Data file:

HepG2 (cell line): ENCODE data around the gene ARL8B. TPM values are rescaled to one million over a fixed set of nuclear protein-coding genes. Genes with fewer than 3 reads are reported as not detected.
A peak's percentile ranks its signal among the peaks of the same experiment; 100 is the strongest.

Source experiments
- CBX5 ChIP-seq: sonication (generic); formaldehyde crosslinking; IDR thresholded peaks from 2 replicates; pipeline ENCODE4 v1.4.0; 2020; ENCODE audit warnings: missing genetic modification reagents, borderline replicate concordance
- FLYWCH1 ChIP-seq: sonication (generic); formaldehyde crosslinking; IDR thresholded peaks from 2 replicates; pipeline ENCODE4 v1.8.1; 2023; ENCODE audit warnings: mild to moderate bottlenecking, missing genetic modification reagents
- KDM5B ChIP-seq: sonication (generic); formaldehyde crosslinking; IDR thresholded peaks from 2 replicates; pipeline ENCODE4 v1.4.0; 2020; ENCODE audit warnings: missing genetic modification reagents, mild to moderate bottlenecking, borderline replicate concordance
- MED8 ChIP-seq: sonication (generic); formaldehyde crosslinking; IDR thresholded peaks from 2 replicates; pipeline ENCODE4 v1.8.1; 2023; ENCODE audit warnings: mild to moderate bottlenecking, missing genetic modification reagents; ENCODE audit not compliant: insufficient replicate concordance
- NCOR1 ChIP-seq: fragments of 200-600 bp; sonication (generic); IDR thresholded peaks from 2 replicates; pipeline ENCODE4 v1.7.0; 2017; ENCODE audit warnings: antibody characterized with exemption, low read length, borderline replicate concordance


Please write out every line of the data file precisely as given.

HepG2 (cell line): ENCODE data around the gene ARL8B. TPM values are rescaled to one million over a fixed set of nuclear protein-coding genes. Genes with fewer than 3 reads are reported as not detected.
A peak's percentile ranks its signal among the peaks of the same experiment; 100 is the strongest.

Source experiments
- CBX5 ChIP-seq: sonication (generic); formaldehyde crosslinking; IDR thresholded peaks from 2 replicates; pipeline ENCODE4 v1.4.0; 2020; ENCODE audit warnings: missing genetic modification reagents, borderline replicate concordance
- FLYWCH1 ChIP-seq: sonication (generic); formaldehyde crosslinking; IDR thresholded peaks from 2 replicates; pipeline ENCODE4 v1.8.1; 2023; ENCODE audit warnings: mild to moderate bottlenecking, missing genetic modification reagents
- KDM5B ChIP-seq: sonication (generic); formaldehyde crosslinking; IDR thresholded peaks from 2 replicates; pipeline ENCODE4 v1.4.0; 2020; ENCODE audit warnings: missing genetic modification reagents, mild to moderate bottlenecking, borderline replicate concordance
- MED8 ChIP-seq: sonication (generic); formaldehyde crosslinking; IDR thresholded peaks from 2 replicates; pipeline ENCODE4 v1.8.1; 2023; ENCODE audit warnings: mild to moderate bottlenecking, missing genetic modification reagents; ENCODE audit not compliant: insufficient replicate concordance
- NCOR1 ChIP-seq: fragments of 200-600 bp; sonication (generic); IDR thresholded peaks from 2 replicates; pipeline ENCODE4 v1.7.0; 2017; ENCODE audit warnings: antibody characterized with exemption, low read length, borderline replicate concordance